Holburne and Grayson Perry would like to reunite the early works, those created between 1983-94, that first made his name. The resulting show will shine a light on Perry’s experimentation in ceramics and exploration of the medium’s potential.
However, there’s just one problem. Many of the artist’s earliest works were unrecorded at the time, and throughout the decades their exact whereabouts have become unknown. A number of works may have changed hands or perhaps have been passed down to the next generation.
That is why we are appealing to your readers to get in touch if they have one of these early works and would be happy for it to be considered for an exhibition in 2020.
The Perry view
Grayson Perry says: “When I started out making ceramics at evening classes, part of the reason I enjoyed it was that I could make artworks relatively quickly. In my first decade of exhibiting I would often show over 60 or 70 works, made over the course of a few months. I sold these works for modest sums and often gave away what was left.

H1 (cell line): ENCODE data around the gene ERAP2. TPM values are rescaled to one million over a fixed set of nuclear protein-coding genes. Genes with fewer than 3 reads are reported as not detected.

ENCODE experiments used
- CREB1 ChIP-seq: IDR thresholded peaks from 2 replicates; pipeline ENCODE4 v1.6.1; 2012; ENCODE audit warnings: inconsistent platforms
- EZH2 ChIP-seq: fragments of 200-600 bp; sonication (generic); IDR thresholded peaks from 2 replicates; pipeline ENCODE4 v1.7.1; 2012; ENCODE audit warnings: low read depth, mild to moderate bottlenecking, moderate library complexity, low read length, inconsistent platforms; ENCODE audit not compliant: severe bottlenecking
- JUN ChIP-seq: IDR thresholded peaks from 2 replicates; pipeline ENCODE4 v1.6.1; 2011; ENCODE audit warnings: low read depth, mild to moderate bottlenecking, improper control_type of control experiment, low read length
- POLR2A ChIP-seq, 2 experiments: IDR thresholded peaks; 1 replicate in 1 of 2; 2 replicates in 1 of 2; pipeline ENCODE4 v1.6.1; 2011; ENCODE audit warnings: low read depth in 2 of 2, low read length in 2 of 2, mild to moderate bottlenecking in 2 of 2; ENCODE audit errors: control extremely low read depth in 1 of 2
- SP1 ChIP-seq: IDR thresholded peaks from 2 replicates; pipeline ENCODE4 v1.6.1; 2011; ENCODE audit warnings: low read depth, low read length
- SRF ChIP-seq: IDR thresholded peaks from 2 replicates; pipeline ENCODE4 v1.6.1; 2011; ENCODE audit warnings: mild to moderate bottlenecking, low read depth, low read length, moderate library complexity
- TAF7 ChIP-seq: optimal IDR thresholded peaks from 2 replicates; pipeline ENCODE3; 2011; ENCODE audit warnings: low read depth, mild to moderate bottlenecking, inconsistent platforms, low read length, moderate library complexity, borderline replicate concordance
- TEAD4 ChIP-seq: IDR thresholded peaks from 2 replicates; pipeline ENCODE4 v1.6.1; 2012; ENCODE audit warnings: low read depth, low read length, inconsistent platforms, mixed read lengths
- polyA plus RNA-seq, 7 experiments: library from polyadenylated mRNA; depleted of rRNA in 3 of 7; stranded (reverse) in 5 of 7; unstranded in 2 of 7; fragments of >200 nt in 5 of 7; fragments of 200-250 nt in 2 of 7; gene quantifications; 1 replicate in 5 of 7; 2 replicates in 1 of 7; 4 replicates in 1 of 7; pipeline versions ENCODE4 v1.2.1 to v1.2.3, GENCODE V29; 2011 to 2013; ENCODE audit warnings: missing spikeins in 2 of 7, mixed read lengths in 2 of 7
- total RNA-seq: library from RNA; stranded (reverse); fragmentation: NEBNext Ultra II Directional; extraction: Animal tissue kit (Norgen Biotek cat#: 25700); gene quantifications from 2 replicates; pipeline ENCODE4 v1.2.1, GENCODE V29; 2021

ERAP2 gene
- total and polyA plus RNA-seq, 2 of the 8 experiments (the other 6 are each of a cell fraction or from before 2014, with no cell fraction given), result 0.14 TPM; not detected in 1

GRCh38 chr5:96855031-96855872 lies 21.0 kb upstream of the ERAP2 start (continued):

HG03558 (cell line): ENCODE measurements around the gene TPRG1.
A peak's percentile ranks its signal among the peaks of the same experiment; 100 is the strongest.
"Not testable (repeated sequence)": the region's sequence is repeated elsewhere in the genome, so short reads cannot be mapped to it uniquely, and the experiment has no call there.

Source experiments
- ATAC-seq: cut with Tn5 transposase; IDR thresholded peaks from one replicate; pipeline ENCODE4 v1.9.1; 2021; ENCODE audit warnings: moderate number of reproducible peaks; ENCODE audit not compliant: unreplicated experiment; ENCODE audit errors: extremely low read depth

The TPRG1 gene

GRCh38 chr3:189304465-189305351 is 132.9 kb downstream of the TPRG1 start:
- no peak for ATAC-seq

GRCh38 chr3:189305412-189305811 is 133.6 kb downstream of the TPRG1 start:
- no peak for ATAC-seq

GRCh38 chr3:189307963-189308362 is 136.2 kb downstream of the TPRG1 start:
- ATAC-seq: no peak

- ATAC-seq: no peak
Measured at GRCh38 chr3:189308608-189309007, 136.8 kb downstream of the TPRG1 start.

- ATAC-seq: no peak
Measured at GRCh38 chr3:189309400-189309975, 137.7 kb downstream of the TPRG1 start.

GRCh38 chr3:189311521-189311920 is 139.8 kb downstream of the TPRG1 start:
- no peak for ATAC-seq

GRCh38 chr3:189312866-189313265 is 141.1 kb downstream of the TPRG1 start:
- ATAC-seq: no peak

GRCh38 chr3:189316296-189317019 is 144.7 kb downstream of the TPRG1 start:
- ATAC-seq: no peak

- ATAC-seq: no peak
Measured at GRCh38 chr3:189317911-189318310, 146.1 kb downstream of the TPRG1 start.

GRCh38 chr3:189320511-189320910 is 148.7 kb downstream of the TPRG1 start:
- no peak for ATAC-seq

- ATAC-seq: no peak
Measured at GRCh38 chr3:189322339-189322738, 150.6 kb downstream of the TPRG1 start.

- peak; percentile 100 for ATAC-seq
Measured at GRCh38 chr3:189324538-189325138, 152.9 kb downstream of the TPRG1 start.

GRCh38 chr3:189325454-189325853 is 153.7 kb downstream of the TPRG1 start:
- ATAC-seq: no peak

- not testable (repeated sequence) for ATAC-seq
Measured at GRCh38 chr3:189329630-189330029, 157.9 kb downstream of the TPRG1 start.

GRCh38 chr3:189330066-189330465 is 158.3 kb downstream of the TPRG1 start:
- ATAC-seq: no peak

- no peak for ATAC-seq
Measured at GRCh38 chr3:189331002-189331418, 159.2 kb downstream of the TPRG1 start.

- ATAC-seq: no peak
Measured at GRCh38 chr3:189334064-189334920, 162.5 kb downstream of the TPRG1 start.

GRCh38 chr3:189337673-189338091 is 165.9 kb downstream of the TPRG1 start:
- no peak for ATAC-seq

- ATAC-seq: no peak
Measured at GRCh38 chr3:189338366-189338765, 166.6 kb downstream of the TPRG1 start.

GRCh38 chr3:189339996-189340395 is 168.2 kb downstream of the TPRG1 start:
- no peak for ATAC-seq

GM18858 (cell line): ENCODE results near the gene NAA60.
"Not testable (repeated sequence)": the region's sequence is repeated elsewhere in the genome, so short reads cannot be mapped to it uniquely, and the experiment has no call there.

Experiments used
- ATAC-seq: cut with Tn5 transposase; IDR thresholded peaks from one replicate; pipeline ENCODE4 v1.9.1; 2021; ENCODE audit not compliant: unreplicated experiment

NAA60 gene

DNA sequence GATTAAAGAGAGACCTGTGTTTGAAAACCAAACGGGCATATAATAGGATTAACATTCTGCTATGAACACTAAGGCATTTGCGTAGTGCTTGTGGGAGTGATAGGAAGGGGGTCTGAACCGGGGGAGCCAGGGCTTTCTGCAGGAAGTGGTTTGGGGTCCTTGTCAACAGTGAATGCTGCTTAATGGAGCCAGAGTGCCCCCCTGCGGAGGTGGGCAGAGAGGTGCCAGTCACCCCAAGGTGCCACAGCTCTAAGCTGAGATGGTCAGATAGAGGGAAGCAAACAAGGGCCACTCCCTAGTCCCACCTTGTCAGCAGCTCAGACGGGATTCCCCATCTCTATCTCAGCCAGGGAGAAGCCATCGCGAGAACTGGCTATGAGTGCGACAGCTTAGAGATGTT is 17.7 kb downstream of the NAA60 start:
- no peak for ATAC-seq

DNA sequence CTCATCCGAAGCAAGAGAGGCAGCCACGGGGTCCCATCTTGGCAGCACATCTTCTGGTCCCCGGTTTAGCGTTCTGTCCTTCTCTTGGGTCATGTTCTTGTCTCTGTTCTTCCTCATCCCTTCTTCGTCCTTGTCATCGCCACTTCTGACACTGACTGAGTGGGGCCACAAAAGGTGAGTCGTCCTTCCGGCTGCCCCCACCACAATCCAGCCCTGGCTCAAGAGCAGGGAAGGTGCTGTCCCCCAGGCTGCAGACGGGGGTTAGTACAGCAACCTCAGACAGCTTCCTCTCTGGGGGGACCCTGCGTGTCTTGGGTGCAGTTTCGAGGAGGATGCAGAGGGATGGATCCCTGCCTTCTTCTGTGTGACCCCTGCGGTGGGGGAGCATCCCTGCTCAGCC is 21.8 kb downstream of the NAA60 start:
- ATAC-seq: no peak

“I was terrible at admin and photography so kept very little record of these early pieces. Most of these works were exhibited in London, though I also had shows in this period in Paris, New York and San Antonio, Texas.
“I was very excited when the Holburne Museum proposed a show of my ceramics from the eighties and early nineties as it would also be an opportunity to find and record the beginnings of my career.
“My record keeping hasn’t improved much: I recently moved house and found five pots in the loft which had been unseen since the eighties and a dozen plates from the early nineties in a cupboard under a sink!”
This is the first time the museum has mounted an exhibition of this kind and sourced the exhibits in this way. It is the ideal venue to take on this task, having a rich collection of historic ceramics from English and French porcelain to Italian maiolica and Chinese and Japanese ware.
There is a way of checking if a work is a genuine Grayson Perry: every single one of Perry’s ceramics has a potter’s mark. There are 39 individual ones he used between 1983-94, so the museum will be able to quickly check if a work is authentic.
Please email firstname.lastname@example.org and put ‘Grayson Perry Lost Works’ in the subject line.